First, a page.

Should you do prologues?
I have been told by people that it is best to not use prologues in writing and just start with the first chapter because they are unnecessary.
- MsBittnerLv 72 years agoFavorite Answer
I have guidelines for whether a prologue is appropriate. For many beginners, it's an info-dump on world history, character background, or how the science or society works. That sort of thing is better blended into the story.
For my own writing, here's the rules I set for myself:
--The prologue takes place well before the main story or far away from the setting of the rest of the story. Example: The king buries his beloved daughter with a charm which brings harm to anyone who disturbs her grave.
--The prologue is from the point of view of a character the reader will not meet again. Example: The killer stalks, kills, and disposes of the body of his victim, then goes about his usual business.
--The prologue's events set the story in motion only upon discovery at another time or place. Example: A tablet explaining time travel is buried deep in the sea, waiting for a time when science and engineering advances both allow its retrieval and suggest mankind is ready for this.
--The prologue is really the ending, making the rest of the novel a flashback which is crafted in such a way that knowing the ending not only doesn't spoil the story but gives it a depth the reader can appreciate only because she knows how it plays out. Example: A distraught mother visits her adult son's grave. (Later, the book reveals she killed him before he could assassinate a world leader.)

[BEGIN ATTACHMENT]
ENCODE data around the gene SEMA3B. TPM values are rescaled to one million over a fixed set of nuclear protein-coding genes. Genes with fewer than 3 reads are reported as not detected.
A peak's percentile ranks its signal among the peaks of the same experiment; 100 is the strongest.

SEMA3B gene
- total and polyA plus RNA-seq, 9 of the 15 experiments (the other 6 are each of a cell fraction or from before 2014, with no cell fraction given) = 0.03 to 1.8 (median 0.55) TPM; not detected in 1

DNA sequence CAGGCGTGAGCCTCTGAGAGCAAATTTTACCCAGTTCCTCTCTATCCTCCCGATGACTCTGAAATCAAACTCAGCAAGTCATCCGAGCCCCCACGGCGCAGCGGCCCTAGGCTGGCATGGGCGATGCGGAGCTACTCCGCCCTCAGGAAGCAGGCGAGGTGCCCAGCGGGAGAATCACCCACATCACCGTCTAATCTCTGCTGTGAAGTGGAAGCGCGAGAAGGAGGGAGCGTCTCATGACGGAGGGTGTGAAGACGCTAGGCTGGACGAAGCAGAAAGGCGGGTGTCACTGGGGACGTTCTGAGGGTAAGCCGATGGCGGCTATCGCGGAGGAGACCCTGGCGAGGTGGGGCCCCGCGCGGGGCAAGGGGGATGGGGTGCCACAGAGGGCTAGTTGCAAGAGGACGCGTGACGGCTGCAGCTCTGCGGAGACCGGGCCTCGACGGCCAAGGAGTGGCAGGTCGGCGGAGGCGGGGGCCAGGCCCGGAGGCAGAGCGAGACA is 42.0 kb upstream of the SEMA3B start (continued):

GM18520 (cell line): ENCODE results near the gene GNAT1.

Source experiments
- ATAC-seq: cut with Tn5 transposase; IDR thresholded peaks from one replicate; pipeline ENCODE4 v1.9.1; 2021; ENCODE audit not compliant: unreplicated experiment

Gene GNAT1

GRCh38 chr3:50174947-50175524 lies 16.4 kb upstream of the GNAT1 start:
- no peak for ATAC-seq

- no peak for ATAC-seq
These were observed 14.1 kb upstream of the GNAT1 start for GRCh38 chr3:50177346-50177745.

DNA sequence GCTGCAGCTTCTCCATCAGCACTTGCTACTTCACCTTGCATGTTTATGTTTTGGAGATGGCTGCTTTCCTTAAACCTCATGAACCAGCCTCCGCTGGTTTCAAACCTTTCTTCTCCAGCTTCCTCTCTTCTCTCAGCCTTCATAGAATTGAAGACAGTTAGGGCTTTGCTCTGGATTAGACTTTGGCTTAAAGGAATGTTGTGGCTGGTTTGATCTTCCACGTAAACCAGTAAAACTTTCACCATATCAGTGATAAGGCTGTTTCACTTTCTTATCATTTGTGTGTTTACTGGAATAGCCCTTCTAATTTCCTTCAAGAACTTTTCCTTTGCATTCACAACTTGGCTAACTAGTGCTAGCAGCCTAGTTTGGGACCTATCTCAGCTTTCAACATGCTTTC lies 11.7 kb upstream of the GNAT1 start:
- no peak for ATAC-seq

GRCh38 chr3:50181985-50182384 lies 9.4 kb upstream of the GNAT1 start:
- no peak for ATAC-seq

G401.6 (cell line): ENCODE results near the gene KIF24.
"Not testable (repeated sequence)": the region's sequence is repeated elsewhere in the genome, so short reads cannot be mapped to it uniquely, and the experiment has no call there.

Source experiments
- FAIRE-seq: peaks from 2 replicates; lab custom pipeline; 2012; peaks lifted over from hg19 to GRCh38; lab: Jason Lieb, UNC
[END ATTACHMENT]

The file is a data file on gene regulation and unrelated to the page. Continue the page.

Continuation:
--The prologue is vital to the story but in a way that is not apparent right away. Example: The little girl next store plays all by herself with whatever she can find in the yard. Only later does the reader learn she's a ghost few people can see.
It's absolutely vital that the prologue be both short and powerful--and that the first chapter that immediately follows it also has a strong hook to keep the reader going.
- tham153Lv 72 years ago
I have a prolog for one novel. The event (a brief conversation) falls between pages 91 and 92 in the text, but are not crucial there, but serve to intrigue the reader into reading more (the characters are Washington and Franklin, and BF wonders about a strange choice of words by GW).Source(s): Free, unsolicited plug: the book's title is "Time for Patriots" (two unrelated books by other authors have A before Time)
- AmberLv 52 years ago
That's because most of the things you reveal in a prologue can be feed into the book in a far more satisfactory way. Lots of people, myself included, skip prologues because they are just an info dump.
Some a very well written and very necessary - most are not.
- 2 years ago
If the story doesn't work without a prologue, then write a prologue. Otherwise don't. Wanting to use a prologue might be a sign that you've started the story in the wrong place, or are telling the wrong story altogether.
If your prologue is actually an exciting chapter that belongs in the middle or at the end of the story, chronologically speaking, and you've put it at the front as a way to convince the reader to slog through 10 or 20 boring chapters to get to the good parts, then you probably don't need a prologue. What you probably do need to do is cut those 10 or 20 boring chapters, or figure out a way to make them interesting.
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- bluebellbkkLv 72 years ago
A prologue may be unnecessary.
Or it may not.